When consumers access your website on the go, they’re most likely looking for some essential information. According to an eMarketer survey, a physical address is the most commonly searched piece of information about your business, followed by map and driving directions, open hours, and phone number. Make sure this information is readily available on your mobile site—consumers don’t want to waste time scrolling or navigating through different pages to find what they need. Business name, address, and phone number should appear across all pages, with a consistent format (this is important for search engine indexing as well as making it easy for people to find key information).

Promote In-Store Deals

If you’re competing with online retailers, use your mobile site to convince web users that it’s well worth their while to visit your physical location. Prominently display special discounts or deals that consumers can’t get online, or highlight additional benefits associated with going to a brick-and-mortar location. For example, if you own a running apparel store, write website copy that explains how customers can test shoes out by running on your treadmills and find the perfect fit with the help of a running footwear expert.

Pay Attention to Local SEO

Local Search Marketing

In addition to optimizing your website so that it looks great on all screen sizes, you’ll also need to focus on technical and on-page SEO so that local shoppers can find your site when they enter relevant search terms on their mobile device. Here are a few strategies to try:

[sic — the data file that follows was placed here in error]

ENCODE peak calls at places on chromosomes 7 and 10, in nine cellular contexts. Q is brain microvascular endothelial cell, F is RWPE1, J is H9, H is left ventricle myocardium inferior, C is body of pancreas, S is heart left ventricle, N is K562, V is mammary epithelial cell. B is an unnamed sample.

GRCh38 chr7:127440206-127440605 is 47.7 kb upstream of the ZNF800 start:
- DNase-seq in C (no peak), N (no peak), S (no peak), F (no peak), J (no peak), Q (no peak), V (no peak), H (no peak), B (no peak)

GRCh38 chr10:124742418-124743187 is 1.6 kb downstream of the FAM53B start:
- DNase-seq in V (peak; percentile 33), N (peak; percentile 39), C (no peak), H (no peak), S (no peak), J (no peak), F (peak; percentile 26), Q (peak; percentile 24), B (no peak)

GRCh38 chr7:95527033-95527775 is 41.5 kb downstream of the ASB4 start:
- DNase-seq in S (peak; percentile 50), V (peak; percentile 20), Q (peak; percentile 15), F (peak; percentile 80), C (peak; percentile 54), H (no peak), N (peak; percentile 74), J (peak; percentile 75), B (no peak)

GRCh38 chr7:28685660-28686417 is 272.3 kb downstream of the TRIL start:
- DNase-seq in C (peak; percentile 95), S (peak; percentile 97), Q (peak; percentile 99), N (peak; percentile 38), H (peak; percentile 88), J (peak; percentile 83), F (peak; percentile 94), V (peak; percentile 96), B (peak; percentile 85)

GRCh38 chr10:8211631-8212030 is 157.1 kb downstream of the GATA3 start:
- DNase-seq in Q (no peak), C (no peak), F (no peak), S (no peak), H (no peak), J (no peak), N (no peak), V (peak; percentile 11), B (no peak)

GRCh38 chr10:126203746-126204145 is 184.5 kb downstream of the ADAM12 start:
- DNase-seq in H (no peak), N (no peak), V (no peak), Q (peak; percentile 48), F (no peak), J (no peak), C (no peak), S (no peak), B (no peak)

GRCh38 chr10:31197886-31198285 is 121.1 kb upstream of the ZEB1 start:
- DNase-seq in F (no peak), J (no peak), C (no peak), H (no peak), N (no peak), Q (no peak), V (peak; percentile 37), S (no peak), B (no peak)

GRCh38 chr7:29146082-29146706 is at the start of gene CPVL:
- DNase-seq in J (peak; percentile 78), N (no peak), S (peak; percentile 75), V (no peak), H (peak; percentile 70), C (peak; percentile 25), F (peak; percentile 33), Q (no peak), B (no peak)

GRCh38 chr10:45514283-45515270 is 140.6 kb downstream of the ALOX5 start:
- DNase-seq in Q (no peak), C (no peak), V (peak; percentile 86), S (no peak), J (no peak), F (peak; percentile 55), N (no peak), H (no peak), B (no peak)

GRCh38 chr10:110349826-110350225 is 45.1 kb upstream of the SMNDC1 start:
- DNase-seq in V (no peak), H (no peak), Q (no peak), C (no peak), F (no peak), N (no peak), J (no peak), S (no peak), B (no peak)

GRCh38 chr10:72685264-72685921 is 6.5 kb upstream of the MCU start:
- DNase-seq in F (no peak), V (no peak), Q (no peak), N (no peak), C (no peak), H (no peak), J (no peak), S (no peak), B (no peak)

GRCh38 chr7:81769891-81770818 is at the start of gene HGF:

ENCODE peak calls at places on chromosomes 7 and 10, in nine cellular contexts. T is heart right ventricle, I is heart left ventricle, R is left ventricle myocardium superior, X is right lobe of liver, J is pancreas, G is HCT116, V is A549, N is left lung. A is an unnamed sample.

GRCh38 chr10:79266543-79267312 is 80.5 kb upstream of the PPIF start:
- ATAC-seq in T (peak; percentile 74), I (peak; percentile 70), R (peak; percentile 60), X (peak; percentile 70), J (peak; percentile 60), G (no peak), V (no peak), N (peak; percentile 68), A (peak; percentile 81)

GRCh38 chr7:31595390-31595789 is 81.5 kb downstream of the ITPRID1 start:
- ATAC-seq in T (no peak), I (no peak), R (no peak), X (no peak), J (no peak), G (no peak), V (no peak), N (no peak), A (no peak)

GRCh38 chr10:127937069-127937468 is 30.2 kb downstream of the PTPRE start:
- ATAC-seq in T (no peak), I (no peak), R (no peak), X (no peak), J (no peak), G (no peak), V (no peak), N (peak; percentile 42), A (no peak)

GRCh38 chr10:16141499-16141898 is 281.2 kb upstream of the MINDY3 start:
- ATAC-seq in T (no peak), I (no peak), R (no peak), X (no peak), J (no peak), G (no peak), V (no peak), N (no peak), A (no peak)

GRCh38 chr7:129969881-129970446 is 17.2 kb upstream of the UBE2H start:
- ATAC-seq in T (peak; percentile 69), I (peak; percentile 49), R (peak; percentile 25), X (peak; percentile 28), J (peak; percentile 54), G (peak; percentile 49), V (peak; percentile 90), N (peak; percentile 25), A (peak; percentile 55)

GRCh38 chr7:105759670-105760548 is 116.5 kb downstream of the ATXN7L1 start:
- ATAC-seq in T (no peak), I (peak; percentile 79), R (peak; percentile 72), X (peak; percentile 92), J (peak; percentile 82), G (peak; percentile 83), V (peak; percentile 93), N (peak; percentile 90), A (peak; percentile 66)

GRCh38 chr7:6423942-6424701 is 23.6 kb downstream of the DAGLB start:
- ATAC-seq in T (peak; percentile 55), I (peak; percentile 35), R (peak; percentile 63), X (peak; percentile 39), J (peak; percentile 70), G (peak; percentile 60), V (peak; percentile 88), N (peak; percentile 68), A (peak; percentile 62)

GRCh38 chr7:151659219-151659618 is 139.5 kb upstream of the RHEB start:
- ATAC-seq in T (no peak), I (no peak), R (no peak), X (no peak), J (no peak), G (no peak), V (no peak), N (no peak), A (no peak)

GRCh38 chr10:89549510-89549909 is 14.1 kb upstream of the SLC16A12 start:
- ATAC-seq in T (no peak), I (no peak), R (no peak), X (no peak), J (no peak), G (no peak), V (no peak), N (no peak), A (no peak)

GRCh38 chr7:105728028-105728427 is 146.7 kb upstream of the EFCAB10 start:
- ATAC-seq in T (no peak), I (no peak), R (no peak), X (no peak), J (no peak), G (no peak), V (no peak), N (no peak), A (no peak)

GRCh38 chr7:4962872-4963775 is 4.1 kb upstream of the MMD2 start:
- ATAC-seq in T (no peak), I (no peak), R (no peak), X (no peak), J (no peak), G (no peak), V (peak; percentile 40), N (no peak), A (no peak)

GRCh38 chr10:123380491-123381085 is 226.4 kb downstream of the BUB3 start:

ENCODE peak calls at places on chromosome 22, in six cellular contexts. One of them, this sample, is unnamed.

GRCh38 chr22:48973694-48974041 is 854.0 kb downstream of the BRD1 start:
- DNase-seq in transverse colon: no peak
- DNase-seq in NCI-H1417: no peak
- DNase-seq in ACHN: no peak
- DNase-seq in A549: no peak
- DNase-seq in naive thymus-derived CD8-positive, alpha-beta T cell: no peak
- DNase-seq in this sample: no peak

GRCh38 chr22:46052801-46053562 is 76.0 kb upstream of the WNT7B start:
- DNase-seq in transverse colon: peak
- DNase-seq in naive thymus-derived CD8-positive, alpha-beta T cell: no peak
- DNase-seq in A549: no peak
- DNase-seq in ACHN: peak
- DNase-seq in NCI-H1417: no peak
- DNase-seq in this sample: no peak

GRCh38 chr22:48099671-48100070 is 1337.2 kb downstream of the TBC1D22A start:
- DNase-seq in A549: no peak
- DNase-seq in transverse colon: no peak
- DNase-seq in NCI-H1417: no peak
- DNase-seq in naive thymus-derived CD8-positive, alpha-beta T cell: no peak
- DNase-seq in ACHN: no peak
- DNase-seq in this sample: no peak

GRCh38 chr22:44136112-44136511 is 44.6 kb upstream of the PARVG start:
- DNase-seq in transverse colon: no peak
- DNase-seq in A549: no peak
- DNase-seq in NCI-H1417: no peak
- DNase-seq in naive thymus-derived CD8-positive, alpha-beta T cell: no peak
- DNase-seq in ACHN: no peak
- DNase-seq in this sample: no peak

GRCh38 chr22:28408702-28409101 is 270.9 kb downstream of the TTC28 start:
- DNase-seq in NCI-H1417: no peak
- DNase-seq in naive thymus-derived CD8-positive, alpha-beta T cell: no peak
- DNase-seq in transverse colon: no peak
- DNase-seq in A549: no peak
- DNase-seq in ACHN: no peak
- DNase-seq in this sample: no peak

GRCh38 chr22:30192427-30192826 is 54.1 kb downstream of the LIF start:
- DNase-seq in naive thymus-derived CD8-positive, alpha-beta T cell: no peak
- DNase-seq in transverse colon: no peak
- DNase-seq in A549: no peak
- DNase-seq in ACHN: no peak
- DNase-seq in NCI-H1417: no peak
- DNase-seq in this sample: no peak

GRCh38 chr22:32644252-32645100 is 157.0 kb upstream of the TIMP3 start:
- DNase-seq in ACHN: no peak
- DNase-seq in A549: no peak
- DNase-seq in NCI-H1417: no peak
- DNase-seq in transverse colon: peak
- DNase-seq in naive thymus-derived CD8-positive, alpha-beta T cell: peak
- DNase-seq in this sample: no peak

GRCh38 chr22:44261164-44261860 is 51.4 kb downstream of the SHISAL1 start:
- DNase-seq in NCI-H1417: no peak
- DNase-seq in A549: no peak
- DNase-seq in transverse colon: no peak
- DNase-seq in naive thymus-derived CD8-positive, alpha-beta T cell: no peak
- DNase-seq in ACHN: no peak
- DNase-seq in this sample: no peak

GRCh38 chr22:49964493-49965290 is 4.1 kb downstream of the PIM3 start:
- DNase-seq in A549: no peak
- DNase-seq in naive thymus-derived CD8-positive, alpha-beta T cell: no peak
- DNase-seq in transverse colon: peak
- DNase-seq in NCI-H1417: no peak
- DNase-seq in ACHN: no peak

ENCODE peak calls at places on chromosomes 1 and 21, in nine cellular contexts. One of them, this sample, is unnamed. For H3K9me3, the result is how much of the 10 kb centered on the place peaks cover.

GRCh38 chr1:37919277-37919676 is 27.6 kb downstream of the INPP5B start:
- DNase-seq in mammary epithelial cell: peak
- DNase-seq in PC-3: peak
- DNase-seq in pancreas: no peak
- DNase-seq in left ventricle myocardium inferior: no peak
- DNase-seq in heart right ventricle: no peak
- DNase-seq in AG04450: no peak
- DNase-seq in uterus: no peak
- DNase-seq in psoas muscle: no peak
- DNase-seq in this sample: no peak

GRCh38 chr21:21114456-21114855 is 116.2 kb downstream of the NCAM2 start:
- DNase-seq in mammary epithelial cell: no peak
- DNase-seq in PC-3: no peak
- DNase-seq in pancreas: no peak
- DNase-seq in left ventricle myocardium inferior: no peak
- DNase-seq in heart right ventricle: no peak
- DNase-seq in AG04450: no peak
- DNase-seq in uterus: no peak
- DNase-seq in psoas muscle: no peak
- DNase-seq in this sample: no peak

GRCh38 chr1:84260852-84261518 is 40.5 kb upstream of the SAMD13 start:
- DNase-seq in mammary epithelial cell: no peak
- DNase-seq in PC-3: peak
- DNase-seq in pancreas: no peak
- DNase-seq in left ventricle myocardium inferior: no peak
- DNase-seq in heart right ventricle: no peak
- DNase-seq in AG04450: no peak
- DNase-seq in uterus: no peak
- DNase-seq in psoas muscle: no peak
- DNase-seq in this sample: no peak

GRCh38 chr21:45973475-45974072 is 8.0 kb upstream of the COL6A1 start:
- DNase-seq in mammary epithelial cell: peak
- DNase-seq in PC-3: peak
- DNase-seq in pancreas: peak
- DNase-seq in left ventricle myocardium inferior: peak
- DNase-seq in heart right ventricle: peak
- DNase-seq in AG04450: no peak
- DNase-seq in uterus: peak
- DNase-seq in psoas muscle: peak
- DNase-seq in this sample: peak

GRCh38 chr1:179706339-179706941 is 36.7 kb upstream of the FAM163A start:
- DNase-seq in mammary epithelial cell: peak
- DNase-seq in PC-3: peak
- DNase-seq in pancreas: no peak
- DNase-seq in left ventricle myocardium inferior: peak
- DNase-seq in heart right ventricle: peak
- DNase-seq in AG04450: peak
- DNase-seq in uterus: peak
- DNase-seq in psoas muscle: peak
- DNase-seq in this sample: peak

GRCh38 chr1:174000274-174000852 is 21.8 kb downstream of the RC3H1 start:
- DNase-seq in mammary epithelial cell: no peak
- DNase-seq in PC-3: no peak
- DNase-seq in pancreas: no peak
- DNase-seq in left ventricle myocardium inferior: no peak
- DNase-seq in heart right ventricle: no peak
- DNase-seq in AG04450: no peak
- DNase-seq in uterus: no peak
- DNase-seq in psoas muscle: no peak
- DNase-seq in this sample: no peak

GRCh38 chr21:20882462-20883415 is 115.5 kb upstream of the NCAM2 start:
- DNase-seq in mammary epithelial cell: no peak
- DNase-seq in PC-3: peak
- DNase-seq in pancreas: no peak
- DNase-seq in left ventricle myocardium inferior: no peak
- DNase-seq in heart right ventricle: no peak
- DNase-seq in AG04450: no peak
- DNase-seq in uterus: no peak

• Optimize your copy with location-based keywords (e.g. ‘San Diego chiropractor’)
  • Make sure you have claimed and filled out your listing in online business directories (e.g. Google My Business)
  • Encourage customers to share their feedback on review sites that typically rank highly, such as Yelp
  • Create local content that is relevant to your business, such as a neighborhood guide or list of upcoming local events
  • Make sure your landing pages are optimized with location information

These tips provide a high-level overview of what goes into a solid mobile strategy for local retail and hospitality businesses. To learn more about how you can improve your online storefront through web design and SEO, contact our team of digital marketing experts.

Madeline Jacobson

Madeline Jacobson

Digital Content Team Leader at Leverage Marketing
Madeline is a writer and Digital Content Team Leader for Leverage Marketing. After receiving her B.A. in English, she moved from Washington state to Austin, Texas, where she worked as an AmeriCorps volunteer and college prep coach before pursuing a career in content marketing. When she's not writing, she enjoys running, attempting to cook, going to trivia nights, and exploring Austin.
Madeline Jacobson
2 replies
    • Madeline Jacobson
      Madeline Jacobson says:

      Thanks, Laura! I think more and more business owners with brick-and-mortar stores are starting to realize how important mobile marketing is. With so many people using smartphones to research local businesses, mobile is getting hard to ignore.

      Reply